Arizona Republic: “Arizona could gain as much as $708 million in 2012 by taxing more Internet, Home Shopping Network, catalog and other out-of-state sales, according to the National Conference of State Legislatures. The catch: It would have to greatly simplify its sales-tax structure, with changes approved by state and federal lawmakers.”
All law students study International Shoe v. State of Washington, 326 U.S. 310 (1945), in constitutional law. The court was asked to decide if the State of Washington could collect unemployment taxes from corporation that had no contacts or office within Washington other than it employed 11 – 13 shoe salesmen permanently in the state. The court said:
“due process requires only that, in order to subject a defendant to a judgment in personam, if he be not present within the territory of the forum, he have certain minimum contacts with it such that the maintenance of the suit does not offend ‘traditional notions of fair play and substantial justice.’ . . . it has been generally recognized that the casual presence of the corporate agent, or even his conduct of single or isolated items of activities in a state in the corporation’s behalf, are not enough to subject it to suit on causes of action unconnected with the activities there.”
“Whether due process is satisfied must depend, rather, upon the quality and nature of the activity in relation to the fair and orderly administration of the laws which it was the purpose of the due process clause to insure. That clause does not contemplate that a state may make binding a judgment in personam against an individual or corporate defendant with which the state has no contacts, ties, or relations.”
The lesson of this case is that a state cannot tax or collect money from a person or an entity that does not have minimum contacts with the state. This is also referred to as “nexus,” i.e., the person or entity must have a nexus with the taxing authority.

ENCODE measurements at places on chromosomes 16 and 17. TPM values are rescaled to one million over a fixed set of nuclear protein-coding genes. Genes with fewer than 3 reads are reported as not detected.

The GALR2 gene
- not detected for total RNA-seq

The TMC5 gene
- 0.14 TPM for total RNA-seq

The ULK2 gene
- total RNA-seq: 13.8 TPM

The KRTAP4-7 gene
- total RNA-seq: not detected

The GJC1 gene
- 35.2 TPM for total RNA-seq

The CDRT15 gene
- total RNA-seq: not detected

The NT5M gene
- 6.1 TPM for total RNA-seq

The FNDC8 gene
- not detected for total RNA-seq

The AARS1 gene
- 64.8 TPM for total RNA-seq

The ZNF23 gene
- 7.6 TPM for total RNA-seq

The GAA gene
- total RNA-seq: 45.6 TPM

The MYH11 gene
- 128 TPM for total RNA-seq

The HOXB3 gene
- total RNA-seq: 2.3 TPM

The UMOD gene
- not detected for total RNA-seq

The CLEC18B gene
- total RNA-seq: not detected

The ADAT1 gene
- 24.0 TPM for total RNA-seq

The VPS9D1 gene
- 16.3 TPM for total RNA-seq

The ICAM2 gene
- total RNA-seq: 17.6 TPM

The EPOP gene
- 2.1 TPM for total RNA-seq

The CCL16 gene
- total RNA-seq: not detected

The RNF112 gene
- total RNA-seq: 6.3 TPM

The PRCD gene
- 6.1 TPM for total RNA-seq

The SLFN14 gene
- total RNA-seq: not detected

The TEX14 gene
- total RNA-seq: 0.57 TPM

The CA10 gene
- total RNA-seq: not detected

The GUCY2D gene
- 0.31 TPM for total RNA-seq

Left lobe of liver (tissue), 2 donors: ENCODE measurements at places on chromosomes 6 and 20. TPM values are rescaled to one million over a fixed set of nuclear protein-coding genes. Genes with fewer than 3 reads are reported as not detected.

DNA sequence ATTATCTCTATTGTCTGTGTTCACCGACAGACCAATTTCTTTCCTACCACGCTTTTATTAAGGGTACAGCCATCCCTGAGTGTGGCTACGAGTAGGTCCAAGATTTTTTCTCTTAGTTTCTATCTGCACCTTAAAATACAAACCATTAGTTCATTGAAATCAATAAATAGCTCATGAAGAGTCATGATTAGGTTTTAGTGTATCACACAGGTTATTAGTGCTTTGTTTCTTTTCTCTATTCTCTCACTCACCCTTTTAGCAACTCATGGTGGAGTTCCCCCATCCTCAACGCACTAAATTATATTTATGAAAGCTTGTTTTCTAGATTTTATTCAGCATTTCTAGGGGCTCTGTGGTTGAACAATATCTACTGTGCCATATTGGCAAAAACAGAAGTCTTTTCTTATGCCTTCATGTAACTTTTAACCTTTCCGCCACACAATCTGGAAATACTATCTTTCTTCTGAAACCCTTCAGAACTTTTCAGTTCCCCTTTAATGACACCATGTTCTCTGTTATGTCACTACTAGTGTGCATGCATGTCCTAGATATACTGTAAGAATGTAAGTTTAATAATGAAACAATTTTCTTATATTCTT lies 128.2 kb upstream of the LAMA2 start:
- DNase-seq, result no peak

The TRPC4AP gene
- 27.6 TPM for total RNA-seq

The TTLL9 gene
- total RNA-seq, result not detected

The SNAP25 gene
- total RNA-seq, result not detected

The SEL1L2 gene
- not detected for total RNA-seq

A more recent and also controlling U.S. Supreme Court case is Quill Corporation v. North Dakota, 504 U.S. 298 (1992). Quill operated an office supply business that sold its products from a catalog mailed to potential customers. It sold over $1,000,000 goods to 3,000+ customers in North Dakota, which sued Quill to force it to collect use tax on sales to North Dakota residents and pay the use tax to the state. Quill did not have any contacts with North Dakota. In ruling that the Due Process clause of the United States Constitution prohibited North Dakota from taxing Quill, the Supreme Court said:
“The Due Process Clause “requires some definite link, some minimum connection, between a state and the person, property or transaction it seeks to tax. . . . We expressly declined to obliterate the ‘sharp distinction . . . between mail order sellers with retail outlets, solicitors, or property within a State, and those who do no more than communicate with customers in the State by mail or common carrier as a part of a general interstate business.’ . . . “
“we have framed the relevant inquiry as whether a defendant had minimum contacts with the jurisdiction ‘such that the maintenance of the suit does not offend `traditional notions of fair play and substantial justice.’ . . . In that spirit, we have abandoned more formalistic tests that focused on a defendant’s ‘presence’ within a State in favor of a more flexible inquiry into whether a defendant’s contacts with the forum made it reasonable, in the context of our federal system of government, to require it to defend the suit in that State. In Shaffer v. Heitner, 433 U.S. 186, 212 (1977), the Court extended the flexible approach that International Shoe had prescribed for purposes of in personam jurisdiction to in rem jurisdiction, concluding that ‘”all assertions of state court jurisdiction must be evaluated according to the standards set forth in International Shoe and its progeny.”